By Legrand D, Vaes B, Matheï C, Swine C, and Degryse, J-M.
Age Ageing. 42(6): 727-734. 2013.
Observational data showing the prevalence of sarcopenia and how low muscle mass is less common than low muscle strength and impaired function
Prevalence of sarcopenia in community-dwelling older people in the UK using the European Working Group on Sarcopenia in Older People (EWGSOP) definition: findings from the Hertfordshire Cohort Study (HCS)
By Patel HP, Syddall HE, Jameson K, Robinson S, Denison H, Roberts HC, Edwards M, Dennison E, Cooper C, and Aihie Sayer A
Age Ageing. 42(3): 378-384. 2013.
Observational data from the Hertfordshire Cohort Study showing how prevalence of sarcopenia varies depending on sex and definition.
Global variation in grip strength: a systematic review and meta-analysis of normative data
By Dodds RM, Syddall HE, Cooper R, Kuh D, Cooper C, and Aihie Sayer A.
Age Ageing. 45(2): 209-216. 2016.
A large systematic review of population-level data, showing that cutpoints for sarcopenia may need to vary across non-Western populations.
Causes and consequences
Physical performance, sarcopenia and respiratory function in older patients with chronic obstructive pulmonary disease
By Cesari M, Pedone C, Chiurco D, Cortese L, Conte ME, Scarlata S, and Incalzi RA.
Age Ageing. 41(2): 237-241. 2012.
Cross-sectional study showing only a weak association between endurance exercise capacity and sarcopenia measures in patients with COPD
Factors associated with grip strength decline in older adults
By Sternäng O, Reynolds CA, Finkel D, Ernsth-Bravell M, Pedersen NL, and Dahl Aslan AK.
Age Ageing. 44(2): 269-274. 2015.
Longitudinal study with 20 year follow up showing both differences in the trajectory of decline in grip strength between men and women, but also differences in the factors affecting the rate of decline in the sexes.
Sarcopenia and mortality risk in frail older persons aged 80 years and older: results from ilSIRENTE study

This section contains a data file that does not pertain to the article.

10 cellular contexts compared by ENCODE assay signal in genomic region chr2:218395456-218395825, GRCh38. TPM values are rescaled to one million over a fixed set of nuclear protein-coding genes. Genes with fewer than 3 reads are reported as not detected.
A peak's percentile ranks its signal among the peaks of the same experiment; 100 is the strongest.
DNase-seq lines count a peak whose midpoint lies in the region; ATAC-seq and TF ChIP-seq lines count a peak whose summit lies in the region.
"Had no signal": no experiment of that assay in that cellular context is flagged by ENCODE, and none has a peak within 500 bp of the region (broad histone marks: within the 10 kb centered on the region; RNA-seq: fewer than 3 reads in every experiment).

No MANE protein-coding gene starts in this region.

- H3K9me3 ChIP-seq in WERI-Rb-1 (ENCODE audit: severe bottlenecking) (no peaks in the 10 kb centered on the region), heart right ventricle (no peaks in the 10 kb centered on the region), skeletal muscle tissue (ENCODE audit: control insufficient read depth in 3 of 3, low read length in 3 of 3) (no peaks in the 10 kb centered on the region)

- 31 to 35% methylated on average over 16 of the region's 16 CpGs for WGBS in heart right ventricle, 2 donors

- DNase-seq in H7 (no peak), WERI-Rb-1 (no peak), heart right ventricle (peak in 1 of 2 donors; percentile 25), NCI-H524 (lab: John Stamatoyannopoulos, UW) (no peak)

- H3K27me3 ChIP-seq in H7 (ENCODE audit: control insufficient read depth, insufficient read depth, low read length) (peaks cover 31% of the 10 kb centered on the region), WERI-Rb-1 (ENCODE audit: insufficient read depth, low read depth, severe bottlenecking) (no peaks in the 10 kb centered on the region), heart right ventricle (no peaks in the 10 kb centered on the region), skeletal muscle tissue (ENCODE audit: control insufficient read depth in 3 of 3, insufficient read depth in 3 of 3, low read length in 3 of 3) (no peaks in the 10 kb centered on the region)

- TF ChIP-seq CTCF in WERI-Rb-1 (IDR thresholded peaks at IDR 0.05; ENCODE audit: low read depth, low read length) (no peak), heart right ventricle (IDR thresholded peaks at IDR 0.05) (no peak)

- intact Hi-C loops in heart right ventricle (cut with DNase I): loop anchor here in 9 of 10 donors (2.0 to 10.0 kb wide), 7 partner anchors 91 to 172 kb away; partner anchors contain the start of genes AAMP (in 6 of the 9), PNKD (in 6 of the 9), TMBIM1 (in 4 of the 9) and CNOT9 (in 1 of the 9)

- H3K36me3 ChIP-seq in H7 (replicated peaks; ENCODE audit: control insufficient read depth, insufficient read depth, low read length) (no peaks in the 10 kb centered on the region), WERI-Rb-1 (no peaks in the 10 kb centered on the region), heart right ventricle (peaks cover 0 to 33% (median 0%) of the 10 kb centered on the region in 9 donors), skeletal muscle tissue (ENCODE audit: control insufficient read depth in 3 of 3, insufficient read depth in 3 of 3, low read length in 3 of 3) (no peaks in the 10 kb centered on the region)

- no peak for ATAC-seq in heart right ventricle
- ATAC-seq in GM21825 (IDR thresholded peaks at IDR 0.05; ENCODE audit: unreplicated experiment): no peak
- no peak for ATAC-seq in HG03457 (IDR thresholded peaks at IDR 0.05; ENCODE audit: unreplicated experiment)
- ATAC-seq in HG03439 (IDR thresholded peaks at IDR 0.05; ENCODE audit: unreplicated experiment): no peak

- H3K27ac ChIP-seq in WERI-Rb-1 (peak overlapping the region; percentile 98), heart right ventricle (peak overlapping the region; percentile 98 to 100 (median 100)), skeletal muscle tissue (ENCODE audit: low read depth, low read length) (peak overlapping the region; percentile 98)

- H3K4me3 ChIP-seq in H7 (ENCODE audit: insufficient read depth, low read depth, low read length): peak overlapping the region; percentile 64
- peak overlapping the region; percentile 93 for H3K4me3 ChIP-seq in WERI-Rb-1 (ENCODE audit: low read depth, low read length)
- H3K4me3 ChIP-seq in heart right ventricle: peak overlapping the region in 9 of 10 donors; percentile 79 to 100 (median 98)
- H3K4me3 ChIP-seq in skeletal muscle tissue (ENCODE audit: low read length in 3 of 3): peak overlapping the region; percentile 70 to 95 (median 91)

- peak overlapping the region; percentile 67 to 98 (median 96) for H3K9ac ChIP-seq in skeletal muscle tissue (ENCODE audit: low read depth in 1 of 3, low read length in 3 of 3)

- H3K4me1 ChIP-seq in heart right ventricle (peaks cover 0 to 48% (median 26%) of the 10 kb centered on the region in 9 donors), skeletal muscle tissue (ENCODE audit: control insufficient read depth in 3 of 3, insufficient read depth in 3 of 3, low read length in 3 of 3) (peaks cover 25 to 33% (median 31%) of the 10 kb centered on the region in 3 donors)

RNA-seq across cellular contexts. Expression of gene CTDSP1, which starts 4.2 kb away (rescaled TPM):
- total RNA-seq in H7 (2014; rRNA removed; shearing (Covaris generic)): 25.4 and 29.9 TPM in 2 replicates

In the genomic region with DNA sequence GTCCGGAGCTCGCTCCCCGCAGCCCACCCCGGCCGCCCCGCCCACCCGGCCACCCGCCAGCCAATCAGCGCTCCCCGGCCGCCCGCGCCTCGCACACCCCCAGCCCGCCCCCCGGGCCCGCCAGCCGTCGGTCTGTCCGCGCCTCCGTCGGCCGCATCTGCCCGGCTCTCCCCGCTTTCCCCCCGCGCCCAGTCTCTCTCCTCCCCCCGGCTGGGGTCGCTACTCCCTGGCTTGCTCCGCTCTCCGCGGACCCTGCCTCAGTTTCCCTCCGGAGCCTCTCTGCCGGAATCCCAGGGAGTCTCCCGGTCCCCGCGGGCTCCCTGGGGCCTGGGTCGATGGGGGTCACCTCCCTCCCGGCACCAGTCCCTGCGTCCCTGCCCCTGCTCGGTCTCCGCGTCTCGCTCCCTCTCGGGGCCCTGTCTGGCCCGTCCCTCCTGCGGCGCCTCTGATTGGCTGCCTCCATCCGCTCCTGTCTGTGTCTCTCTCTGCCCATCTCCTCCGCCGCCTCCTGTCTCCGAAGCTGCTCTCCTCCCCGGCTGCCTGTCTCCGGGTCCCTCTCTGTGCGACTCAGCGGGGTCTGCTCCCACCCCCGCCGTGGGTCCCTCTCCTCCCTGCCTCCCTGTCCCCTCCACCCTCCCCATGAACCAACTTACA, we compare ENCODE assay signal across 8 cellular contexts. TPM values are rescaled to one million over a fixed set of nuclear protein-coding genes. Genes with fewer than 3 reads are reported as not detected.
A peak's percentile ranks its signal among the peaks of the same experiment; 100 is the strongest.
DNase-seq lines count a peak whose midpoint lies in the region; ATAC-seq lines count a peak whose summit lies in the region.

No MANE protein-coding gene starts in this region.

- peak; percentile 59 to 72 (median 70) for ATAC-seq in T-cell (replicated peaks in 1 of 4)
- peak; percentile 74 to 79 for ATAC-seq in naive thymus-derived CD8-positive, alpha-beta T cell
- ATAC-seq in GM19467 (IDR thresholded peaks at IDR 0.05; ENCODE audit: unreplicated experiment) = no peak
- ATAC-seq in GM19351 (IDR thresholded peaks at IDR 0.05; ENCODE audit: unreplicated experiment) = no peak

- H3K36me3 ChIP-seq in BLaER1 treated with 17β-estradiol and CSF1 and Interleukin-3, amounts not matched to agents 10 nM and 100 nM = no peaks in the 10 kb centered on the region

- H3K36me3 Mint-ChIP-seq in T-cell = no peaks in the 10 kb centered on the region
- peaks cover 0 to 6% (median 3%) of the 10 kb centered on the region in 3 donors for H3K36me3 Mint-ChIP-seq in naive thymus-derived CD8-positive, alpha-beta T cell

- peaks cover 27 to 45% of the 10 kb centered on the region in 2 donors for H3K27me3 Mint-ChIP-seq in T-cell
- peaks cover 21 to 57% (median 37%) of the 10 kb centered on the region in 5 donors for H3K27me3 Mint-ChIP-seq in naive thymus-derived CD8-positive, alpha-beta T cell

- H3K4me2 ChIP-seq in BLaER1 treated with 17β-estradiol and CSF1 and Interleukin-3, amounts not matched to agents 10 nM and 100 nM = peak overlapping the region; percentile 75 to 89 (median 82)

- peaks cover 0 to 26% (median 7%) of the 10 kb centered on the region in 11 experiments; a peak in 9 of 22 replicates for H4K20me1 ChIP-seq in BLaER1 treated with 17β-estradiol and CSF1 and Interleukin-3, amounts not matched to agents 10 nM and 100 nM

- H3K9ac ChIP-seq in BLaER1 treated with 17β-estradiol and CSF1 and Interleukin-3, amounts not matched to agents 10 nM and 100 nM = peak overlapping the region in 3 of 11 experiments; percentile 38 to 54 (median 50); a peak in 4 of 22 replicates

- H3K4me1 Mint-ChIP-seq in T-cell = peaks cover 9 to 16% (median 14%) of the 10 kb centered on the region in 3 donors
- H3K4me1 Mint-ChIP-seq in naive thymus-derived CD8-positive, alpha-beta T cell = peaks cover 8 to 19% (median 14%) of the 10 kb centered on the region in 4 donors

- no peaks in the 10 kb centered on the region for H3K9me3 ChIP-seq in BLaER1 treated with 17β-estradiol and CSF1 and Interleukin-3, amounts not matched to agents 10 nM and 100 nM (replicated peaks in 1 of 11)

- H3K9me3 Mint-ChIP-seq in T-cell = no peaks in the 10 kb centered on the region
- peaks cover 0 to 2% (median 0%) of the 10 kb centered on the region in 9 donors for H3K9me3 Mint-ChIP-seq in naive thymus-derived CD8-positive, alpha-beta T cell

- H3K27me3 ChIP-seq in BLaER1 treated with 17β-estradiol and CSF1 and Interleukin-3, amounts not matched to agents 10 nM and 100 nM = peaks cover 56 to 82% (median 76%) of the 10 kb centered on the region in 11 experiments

By Landi F, Cruz-Jentoft AJ, Liperoti R, Russo A, Giovannini S, Tosato M, Capoluongo E, Bernabei R, and Onder G.
Age Ageing. 42(2): 203-209. 2013.
Observational study showing that sarcopenia was associated with over twice the all-cause mortality rate in older community dwelling people.
Does admission grip strength predict length of stay in hospitalised older patients?
By Kerr A, Syddall HE, Cooper C, Turner GF, Briggs RS,and Aihie Sayer A.
Age Ageing. 35(1): 82-84. 2006.
Observational study of hospitalised older people showing that higher grip strength predicted a higher likelihood of discharge.
Association of regional muscle strength with mortality and hospitalisation in older people
By Guadalupe-Grau A, Carnicero JA, Gómez-Cabello A, Avila GG, Humanes S, Alegre LM, Castro M, Rodríguez-Mañas L, and García-García FJ.
Age Ageing. 44(5): 790-795. 2015.
Observational study showing that measurement of muscle strength in multiple body areas can improve ability to predict outcomes
Sarcopenia and cognitive impairment in elderly women: results from the EPIDOS cohort
By Abellan van Kan G, Cesari M, Gillette-Guyonnet S, Dupuy C, Nourhashémi F, Schott A-M, Beauchet O, Annweiler C, Vellas B, and Rolland Y.
Age Ageing. 42(2): 196-202. 2013.
Large observational study showing no association between sarcopenia and cognitive impairment in community-dwelling older women.
Interventions for sarcopenia and muscle weakness in older people
By Borst SE.
Age Ageing. 33(6): 548-555. 2004.
Systematic review showing that resistance training is an effective intervention for treating sarcopenia
Prevalence of and interventions for sarcopenia in ageing adults: a systematic review. Report of the International Sarcopenia Initiative (EWGSOP and IWGS)
By Cruz-Jentoft AJ, Landi F, Schneider SM, Zúñiga C, Arai H, Boirie Y, Chen L-K, Fielding RA, Martin FC, Michel J-P, Sieber C, Stout JR, Studenski SA, Vellas B, Woo J, Zamboni M, and Cederholm T.
Age Ageing. 43(6): 748-759. 2014.
Systematic review confirming the effectiveness of resistance training, but also suggesting potential benefits of amino acid supplementation for sarcopenia
Where to next?
Development of a self-administrated quality of life questionnaire for sarcopenia in elderly subjects: the SarQoL
By Beaudart C, Biver E, Reginster J, Rizzoli R, Rolland Y, Bautmans I, Petermans J, Gillain S, Buckinx F, Van Beveren J, Jacquemain M, Italiano P, Dardenne N, and Bruyere O.
Age Ageing.44(6): 960-966. 2015
First tool designed specifically to evaluate disease-specific health-related quality of life in patients with sarcopenia
New horizons in the pathogenesis, diagnosis and management of sarcopenia
By Aihie Sayer A, Robinson SM, Patel HP, Shavlakadze T, Cooper C, and Grounds MD.
Age Ageing. 42(2): 145-150. 2013
Comprehensive review of our current understanding of the pathology underlying sarcopenia, approaches to diagnosis, and pointers as to potential future interventions